They are worth $ today.

Qwark


earnestshub profile image

earnestshub 6 years ago from Melbourne Australia Author

Thanks for the interesting comment SWOH. I'm sorry, I have no idea what spoked wheels are available currently for a Harley. I have only owned 2 Harley Davidsons in my whole life. A 750 WLA 750 and a 38 1200 flat head with reverse gear.

When I was a kid, my dad towed my '47 ford V8 home with a 750 WLA Harley. True story.


earnestshub profile image

earnestshub 6 years ago from Melbourne Australia Author

Hi Randy, Early Triumphs although lovely to ride, needed more than their share of preventative maintenance that's for sure!

The Maytag carburetors were infinitely rebuildable and although a crude device, suited the agricultural Harley motor very well.


earnestshub profile image

earnestshub 6 years ago from Melbourne Australia Author

Wow Quark. The Vincent Black Shadow would buy you a good house these days! You are one of the very fortunate to have owned a "Vinnie" Possibly among the worlds best motorcycles despite having the same faults as the rest of the bikes of it's era.

I think your current ride is a helluva lot more reliable though.


AlexK2009 profile image

AlexK2009 6 years ago from Edinburgh, Scotland

I am not into Motorbikes old or new except as examples of early technology but this was interesting.


earnestshub profile image

earnestshub 6 years ago from Melbourne Australia Author

Thanks Alex! A man after my own heart I see.

I like to look at hubs outside of my personal interests too. Thanks for dropping by and leaving your comment.


daydreamer13 profile image

daydreamer13 6 years ago

Interesting!


Mark Ewbie profile image

Mark Ewbie 6 years ago from Euroland

Nice nostalgia trip for me Earnest, thanks.


earnestshub profile image

earnestshub 6 years ago from Melbourne Australia Author

Thanks Mark. I enjoyed re-living a few moments when I wrote this. I am glad you enjoyed your little voyage in time.


Hello, hello, profile image

Hello, hello, 6 years ago from London, UK

You are bringing back memories. In the late '50s and early '60s it was every young fellows' dream to own a Triumph. Only three in our small town achieved it.


earnestshub profile image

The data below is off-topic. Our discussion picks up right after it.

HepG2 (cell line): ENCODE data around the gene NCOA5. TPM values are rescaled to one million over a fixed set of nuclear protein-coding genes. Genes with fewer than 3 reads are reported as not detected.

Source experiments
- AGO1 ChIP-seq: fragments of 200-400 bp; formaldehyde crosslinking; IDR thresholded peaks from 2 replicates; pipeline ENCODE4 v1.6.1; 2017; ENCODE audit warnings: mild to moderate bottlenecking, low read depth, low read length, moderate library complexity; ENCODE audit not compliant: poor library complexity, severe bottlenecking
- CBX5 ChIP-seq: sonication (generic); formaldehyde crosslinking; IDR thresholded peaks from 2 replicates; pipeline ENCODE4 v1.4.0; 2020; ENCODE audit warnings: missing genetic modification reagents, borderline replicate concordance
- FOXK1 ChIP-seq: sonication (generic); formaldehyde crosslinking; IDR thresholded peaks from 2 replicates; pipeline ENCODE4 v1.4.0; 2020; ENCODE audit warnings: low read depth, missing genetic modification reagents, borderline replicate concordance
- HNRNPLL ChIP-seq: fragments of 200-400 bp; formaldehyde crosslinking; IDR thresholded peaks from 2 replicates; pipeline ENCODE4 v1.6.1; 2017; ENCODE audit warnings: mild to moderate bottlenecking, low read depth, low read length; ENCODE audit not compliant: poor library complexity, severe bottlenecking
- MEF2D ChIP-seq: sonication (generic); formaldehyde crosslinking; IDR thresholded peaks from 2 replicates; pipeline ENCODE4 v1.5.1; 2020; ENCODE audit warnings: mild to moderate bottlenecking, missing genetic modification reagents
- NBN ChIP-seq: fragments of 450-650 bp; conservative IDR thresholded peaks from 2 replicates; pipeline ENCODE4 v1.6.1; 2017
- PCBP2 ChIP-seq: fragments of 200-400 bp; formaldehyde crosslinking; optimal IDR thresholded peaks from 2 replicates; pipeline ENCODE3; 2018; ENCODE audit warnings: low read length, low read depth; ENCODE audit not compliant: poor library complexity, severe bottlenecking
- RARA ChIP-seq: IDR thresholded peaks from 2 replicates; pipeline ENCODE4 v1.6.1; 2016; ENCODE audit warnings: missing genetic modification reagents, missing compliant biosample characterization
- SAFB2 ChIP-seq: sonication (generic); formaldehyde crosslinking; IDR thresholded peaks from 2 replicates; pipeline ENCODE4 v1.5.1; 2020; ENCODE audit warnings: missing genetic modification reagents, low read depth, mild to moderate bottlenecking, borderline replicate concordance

earnestshub 6 years ago from Melbourne Australia Author

Amazing! The small town I was in after I left the outback was exactly the same, except only one kid could afford to buy a Triumph.

At that time, Triumphs were considered fast and all the kids wanted one!


pgbranton profile image

pgbranton 6 years ago from Ontario, Canada

Many thanks for this hub! I sent the link to my brother who will probably respond as well. It made me very happy to read this!

My fascination with Brit and European bikes started when I was a lad in the '60s after seeing a bike race at Mossport Park Raceway (which was named for Sterling Moss the great cross-over racer of both autos and bikes). My brother and I were very much into collecting in the early '80's and acquired a couple of nice BSAs, an Ariel and a '68 Jawa roadster which I would regularly ride to work. Nice to see the great response, too!


earnestshub profile image

earnestshub 6 years ago from Melbourne Australia Author

Thank you pgbranton. I had a heap of respect for the Jawa in both single and twin cylinder.

Very few design faults. You will recall their chrome plating was the biggest problem with Jawas. The wheels and tank rusted while you watched!

You will also recall the BSA clutch had a weak centre pressed out of thin steel, while the Triumph and Norton were very strong clutches with a caste iron centre.

We used to build a clutch that was a combination of BSA, Triumph, Norton and Ariel and sell them as an assembly to bolt straight on to the BSA gearbox output shaft.

Memories........


Roger 6 years ago

Hey hey...Mr. Braton's bother here checking in as he predicted...Ufortunately, the years have passed faster than I'd like and my '58 Ariel is still not road-worthy. One day soon, I still hope! If anyone is inclied to venture into old bike ownership, a few key points: They are indeed SIMPLE devices, as has been stated. So restoring and workig on them is still easy enough to be pleasurable! In the case of English bikes, almost any part for any bike is going to be available, except in very rare cases. Parts prices are still within reason. Best of all, networkig with other owners will bring you lots of valuable tips...owners are usually pretty generous with their knowledge and you'll get a feeling of good commeradery (did I spell that right?). Now I have to nit-pick...the "B" in BSA stands for Birmingham and Mossport is a contraction of Motor & Sport - although it is widely believed to have been named for Stirling Moss. Kate Moss, maybe??

Now if anyone can direct me to a detailed set of directions for dismantlig some Armstrong rear units, I'd be most grateful!


Roger (again) 6 years ago